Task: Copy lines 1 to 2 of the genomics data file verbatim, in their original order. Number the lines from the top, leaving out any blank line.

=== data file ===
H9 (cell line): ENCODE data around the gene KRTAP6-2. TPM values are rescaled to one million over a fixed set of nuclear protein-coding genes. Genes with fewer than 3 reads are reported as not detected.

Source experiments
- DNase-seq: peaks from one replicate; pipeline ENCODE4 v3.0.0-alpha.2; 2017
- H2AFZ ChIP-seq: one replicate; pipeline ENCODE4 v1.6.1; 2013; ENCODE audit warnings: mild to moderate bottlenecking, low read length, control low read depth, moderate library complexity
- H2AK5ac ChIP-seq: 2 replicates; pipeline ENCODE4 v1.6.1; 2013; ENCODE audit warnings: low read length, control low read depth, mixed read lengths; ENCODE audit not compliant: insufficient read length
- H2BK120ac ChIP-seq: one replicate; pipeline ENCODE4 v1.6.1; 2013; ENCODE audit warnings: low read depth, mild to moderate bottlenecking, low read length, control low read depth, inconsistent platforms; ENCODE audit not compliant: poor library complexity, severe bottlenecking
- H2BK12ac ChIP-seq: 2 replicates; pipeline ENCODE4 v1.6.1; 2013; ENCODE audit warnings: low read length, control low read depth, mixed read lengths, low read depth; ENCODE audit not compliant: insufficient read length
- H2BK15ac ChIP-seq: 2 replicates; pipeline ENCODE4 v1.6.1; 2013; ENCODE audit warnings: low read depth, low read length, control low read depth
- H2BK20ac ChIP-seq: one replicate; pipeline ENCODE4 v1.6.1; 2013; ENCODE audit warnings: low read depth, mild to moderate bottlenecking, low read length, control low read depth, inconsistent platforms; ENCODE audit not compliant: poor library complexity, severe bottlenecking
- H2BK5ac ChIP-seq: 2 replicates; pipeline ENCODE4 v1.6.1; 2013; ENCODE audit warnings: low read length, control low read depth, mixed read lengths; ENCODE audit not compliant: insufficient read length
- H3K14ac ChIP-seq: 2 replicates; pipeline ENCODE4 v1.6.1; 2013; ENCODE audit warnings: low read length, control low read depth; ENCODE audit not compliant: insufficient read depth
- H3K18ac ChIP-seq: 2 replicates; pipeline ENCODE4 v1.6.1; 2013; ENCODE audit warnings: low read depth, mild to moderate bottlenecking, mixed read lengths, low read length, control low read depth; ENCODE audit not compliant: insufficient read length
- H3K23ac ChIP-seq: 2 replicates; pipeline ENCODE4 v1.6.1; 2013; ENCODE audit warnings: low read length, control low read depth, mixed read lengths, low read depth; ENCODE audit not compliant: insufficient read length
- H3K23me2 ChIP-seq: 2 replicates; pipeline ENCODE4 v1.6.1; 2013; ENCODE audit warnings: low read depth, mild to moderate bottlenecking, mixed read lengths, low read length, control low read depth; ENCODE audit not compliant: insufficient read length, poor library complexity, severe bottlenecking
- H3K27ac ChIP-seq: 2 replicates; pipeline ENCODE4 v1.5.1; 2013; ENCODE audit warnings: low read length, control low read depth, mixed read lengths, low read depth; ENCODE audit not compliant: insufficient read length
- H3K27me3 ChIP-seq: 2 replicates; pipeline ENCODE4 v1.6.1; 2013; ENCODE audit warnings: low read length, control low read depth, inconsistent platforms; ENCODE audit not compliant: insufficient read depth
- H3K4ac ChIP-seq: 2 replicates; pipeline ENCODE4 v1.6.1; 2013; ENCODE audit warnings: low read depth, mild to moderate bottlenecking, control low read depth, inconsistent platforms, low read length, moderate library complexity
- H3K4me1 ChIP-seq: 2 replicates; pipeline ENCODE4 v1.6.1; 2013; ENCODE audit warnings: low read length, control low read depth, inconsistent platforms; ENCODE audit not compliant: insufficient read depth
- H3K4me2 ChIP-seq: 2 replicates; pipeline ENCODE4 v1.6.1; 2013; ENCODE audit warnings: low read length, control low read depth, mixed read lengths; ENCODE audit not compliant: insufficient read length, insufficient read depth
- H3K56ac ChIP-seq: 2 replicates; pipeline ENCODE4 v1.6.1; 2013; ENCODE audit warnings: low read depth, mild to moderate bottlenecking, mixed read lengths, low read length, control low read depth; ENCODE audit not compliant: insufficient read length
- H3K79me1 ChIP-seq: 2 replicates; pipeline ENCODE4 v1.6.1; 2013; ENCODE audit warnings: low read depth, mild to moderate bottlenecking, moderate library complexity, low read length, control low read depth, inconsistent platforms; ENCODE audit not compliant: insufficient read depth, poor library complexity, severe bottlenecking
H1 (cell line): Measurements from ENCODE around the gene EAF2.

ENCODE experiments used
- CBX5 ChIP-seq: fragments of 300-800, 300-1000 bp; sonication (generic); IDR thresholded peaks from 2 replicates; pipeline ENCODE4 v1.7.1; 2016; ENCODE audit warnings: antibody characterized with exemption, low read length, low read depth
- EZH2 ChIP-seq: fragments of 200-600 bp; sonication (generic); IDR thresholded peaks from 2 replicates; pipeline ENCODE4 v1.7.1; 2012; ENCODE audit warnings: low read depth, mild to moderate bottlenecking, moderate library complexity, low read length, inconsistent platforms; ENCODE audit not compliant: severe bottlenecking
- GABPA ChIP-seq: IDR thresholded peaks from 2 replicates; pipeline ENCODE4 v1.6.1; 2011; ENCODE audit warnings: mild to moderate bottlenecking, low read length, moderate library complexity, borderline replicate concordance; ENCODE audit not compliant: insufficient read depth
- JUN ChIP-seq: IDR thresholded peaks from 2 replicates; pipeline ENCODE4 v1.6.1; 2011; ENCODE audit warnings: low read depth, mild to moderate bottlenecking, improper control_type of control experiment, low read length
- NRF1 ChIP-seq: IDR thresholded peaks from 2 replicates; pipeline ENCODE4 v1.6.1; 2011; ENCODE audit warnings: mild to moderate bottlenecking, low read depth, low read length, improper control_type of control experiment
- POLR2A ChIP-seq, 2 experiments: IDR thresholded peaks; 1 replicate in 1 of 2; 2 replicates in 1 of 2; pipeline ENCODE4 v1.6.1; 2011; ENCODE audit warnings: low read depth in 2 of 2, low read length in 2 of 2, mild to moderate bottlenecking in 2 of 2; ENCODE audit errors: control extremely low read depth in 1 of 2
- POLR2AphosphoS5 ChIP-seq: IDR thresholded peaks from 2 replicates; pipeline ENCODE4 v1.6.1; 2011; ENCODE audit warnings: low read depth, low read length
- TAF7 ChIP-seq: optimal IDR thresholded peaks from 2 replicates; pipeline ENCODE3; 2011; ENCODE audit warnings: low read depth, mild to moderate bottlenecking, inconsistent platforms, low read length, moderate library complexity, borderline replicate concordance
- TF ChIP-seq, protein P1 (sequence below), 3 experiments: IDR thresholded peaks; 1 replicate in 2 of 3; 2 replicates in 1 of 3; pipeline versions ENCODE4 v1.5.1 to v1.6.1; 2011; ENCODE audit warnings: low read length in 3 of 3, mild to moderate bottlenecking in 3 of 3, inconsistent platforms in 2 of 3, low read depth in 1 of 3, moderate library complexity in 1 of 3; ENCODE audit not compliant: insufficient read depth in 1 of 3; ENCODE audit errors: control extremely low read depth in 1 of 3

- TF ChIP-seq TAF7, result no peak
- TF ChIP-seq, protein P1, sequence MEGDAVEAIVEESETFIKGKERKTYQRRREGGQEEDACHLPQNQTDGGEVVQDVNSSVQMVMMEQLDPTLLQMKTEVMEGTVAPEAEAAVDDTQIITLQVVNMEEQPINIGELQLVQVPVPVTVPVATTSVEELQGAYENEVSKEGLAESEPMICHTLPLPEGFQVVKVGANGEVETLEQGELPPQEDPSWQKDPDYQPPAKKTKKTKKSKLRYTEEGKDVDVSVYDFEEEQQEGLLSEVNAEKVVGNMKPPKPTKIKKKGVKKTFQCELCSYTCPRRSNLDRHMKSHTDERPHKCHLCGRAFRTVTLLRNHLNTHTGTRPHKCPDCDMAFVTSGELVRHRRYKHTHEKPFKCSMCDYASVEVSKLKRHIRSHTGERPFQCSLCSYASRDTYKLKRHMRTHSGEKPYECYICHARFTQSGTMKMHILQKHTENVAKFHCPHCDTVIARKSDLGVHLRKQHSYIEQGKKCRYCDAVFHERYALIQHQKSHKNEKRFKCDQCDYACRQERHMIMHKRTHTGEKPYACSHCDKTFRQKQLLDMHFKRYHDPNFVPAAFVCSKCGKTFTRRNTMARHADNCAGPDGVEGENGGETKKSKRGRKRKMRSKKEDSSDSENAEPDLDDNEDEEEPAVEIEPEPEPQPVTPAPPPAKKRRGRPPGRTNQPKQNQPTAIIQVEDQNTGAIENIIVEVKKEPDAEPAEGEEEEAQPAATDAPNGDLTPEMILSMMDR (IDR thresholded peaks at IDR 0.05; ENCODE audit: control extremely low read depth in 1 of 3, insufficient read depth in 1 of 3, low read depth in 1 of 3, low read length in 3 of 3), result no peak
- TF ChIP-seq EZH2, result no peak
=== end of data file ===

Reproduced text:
H9 (cell line): ENCODE data around the gene KRTAP6-2. TPM values are rescaled to one million over a fixed set of nuclear protein-coding genes. Genes with fewer than 3 reads are reported as not detected.

Source experiments